Rustic French Apple Tart

I was inspired by Mrs. G’s recent post with her apple tart. It looked so good I had to give it a try. After searching the internet for recipes I found one for a
Rustic French apple tart.

The author of the recipe did a great job with photos and directions. I was a bit perplexed however as he stated this recipe made a “rustic” tart such as the common French person would make in their farm kitchen. The author then went on to use a food processor to make the crust. What is so rustic about a food processor?

Needless to say I did the crust by hand (no processor for me). Rustic should mean rustic and not just in how it looks. I did change the sugar (reduced as I hate things too sweet).

The recipe also called for putting on a apricot jam glaze over the fruit once the tart was baked. I had no apricot jam in the house but plenty of home made peach jam from my peach trees. It should work? Then I chickened out and decided to sub with a honey glaze. I heated honey in the microwave until hot and watery. Brushed it on with a pastry brush. It made the fruit shine and thickened as it cooled. Worked great and tasted mighty fine.

Glad I still had some of my precious NW Greening apples left as they worked superb for making this rustic tart.


Beautiful throughout!

I always approve when bakers are willing to diverge from the strict map of printed recipes. We reduce sugar in just about everything: date nut bread, pumpkin pie filling, fruit pie fillings, whatever. I think that historically most bakers just had to make do with what they could lay their hands on.


When making a tarte tatin a few years ago, I put the apple peel and cores in a small saucepan, threw in a little water, sugar and cinnamon, and cooked it covered. Then I poured the colorful syrup (forgetting now which red skin apple) over the tart after it was baked. Not too shabby.

Looking forward to doing this with Redfield, a red-fleshed apple, quite tart and keeps shape baked, when next the opportunity comes my way.
I like what you did with the crust, as the tarte tatin had crust only on the bottom of the pie plate and top of the tarte when it was inverted. Rusticity in this case appears to be making a tart without benefit of a pie dish in which to bake it. Nice job!


Just fabulous!!! Could easily dive right into it! Beautiful!!!


Looks delicious. Nice job!

We have several older cookbooks, and they consistently call for less sugar then the more recently published, even in a pancake recipe. I’ve had colleagues comment on the lesser sweetness of what I bring to work for birthday celebrations - but no complaints!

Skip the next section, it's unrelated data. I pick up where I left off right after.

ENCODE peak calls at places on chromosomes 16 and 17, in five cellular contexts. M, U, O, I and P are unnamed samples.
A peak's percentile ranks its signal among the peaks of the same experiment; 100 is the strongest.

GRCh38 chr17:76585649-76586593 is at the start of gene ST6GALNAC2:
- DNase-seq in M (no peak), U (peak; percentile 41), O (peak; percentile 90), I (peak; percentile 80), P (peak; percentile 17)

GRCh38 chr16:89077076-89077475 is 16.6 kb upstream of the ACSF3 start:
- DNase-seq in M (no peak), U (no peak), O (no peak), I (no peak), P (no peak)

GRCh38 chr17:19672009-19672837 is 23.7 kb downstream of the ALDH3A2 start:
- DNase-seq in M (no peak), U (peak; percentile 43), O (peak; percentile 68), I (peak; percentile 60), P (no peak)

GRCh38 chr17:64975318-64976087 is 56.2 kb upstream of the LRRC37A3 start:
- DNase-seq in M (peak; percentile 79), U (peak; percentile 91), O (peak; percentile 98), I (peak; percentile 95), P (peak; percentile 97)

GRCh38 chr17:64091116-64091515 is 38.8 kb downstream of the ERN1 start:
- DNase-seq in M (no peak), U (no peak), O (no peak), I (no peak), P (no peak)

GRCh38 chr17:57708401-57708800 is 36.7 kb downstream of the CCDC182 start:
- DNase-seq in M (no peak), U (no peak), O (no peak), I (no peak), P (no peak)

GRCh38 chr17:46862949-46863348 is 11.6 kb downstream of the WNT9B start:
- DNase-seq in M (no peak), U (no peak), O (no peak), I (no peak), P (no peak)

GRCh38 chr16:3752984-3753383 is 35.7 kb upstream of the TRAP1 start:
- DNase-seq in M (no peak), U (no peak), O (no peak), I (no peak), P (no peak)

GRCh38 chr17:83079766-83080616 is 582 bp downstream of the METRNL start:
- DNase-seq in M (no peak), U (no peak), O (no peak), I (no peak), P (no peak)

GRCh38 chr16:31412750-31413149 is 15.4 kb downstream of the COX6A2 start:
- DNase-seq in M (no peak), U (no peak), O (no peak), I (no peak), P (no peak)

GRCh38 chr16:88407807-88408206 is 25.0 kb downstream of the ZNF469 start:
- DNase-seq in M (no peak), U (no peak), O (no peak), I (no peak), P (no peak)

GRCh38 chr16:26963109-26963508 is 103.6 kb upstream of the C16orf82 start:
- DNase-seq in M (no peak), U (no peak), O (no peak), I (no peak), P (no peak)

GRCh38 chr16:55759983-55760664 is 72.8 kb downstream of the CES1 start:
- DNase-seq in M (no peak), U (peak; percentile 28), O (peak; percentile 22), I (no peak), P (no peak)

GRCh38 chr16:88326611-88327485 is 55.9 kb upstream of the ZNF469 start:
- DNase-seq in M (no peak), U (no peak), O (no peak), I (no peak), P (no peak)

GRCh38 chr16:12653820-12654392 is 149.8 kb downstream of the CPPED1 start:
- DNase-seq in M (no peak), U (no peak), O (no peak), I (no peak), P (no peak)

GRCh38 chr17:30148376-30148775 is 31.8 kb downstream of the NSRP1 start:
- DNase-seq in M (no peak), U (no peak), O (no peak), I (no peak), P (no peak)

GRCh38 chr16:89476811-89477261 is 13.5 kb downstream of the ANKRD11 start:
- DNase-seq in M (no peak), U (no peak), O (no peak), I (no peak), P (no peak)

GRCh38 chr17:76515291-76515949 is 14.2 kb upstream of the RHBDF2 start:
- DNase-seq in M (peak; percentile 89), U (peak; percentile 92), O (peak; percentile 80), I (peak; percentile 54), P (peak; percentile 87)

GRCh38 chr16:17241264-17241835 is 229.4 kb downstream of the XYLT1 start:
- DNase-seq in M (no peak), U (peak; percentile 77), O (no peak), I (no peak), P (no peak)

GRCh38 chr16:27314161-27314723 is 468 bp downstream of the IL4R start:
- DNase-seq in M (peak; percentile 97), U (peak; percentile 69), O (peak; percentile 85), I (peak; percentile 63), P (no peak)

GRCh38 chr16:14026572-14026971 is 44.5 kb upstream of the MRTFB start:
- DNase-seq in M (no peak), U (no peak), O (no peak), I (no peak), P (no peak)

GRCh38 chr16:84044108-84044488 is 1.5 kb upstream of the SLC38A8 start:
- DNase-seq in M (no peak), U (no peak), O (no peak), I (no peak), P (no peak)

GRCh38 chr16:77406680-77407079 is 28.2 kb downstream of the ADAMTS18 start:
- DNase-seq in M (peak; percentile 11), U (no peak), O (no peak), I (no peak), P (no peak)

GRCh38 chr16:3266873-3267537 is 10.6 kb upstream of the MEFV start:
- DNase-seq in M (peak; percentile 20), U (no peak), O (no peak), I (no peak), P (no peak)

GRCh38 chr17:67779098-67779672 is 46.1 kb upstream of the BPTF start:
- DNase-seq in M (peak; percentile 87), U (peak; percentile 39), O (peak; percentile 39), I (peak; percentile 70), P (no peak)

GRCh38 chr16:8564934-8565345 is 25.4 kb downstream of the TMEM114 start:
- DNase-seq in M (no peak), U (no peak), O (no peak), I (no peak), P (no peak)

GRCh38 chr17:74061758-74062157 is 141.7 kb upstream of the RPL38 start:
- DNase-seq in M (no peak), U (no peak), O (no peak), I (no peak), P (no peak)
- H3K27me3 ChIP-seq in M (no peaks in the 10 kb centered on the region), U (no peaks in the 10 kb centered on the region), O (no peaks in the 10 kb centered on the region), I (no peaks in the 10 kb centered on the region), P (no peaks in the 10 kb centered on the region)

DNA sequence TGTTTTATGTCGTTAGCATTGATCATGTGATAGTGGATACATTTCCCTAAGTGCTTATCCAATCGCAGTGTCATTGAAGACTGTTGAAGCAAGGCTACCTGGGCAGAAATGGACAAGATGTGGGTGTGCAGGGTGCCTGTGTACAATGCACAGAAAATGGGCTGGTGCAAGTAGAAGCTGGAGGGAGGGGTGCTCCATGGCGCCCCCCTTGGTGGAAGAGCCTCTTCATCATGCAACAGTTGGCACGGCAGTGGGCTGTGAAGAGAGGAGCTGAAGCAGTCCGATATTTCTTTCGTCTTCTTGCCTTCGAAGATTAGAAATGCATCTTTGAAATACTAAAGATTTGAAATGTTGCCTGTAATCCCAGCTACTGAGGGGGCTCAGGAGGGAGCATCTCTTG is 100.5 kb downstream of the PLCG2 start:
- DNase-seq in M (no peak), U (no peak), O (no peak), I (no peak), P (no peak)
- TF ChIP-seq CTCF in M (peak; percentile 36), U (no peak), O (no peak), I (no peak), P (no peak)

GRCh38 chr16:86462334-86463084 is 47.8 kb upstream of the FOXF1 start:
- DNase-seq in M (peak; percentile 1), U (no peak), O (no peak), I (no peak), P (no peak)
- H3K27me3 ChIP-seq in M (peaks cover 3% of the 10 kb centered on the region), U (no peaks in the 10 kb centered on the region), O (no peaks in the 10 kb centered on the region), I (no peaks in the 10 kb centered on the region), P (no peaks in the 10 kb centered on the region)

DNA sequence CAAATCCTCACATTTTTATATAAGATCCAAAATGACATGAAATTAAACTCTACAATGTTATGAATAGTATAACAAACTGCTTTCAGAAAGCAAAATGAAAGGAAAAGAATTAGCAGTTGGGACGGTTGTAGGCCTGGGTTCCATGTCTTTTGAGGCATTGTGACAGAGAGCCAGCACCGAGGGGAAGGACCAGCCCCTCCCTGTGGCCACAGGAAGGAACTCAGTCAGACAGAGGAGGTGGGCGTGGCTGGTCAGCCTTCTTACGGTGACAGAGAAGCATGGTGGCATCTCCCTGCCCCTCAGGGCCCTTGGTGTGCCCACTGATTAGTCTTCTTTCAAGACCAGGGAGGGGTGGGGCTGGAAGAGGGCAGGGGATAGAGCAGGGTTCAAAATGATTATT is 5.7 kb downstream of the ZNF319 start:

We think flavor trumps sweetness and err in that direction. Also, since we grind wheat on the spot, the nuttiness and natural (mild) sweetness of wheat berries contributes to the overall result. The somewhat restrained use of sugar from my early boyhood works just fine, in our estimate.


I don’t grind my own wheat (flour that is three months or so old, or that has been bromated is more reliable to mix and raise than “green” flour) even though I like the flavor of fresh ground. But I agree completely about the sweetness of whole wheat.

My whole grain bread recipe for five 1 1/2 pound loaves gets 1/2 cup of molasses, so less than 2 tablespoons/loaf, and much of that is fermented out.

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a French apple pie.


An absolute beauty!!! It looks like a rose. Fantastic! I want a piece!!!

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Looks like it could be tarte tatin, done on parchment paper. Brilliant; learn something every day.

That’s a work of art, I’d love to bite into.

Here is one that is soot oven.
We call it the Norman pie.
You place your pieces of apples on the dough.
You mix in a salad bowl:
3 eggs
6 tablespoons sugar
25 cl of liquid cream.
Optional, you can add Calvados (alcohol), vanilla flavor. …
The mixture is poured on apples and in an oven.


I would like to save this Norma Pie recipe, but has one question on the unit of measurement. What is cl as in 25 cl of liquid heavy cream?

25 cl = 0.25 liter is about a glass or cup.

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2.5 Tenths of a liter, if I am not mistaken. Our Pyrex measuring cups have metric lines on the other side. Most measures for items of this sort are not critical - some variance plus or minus still makes something worth bringing to the table.

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No 1/4 liter.

Arhus is right: a centiliter, cl, is one hundredth of a liter, or ten milliliter, ml.

25 cl is .25 liter, or 25/100’s liter.

It is also .338 ounces.

.338 x 25 = 8.45 ounces, ~ one cup. With almost enough left over for your coffee!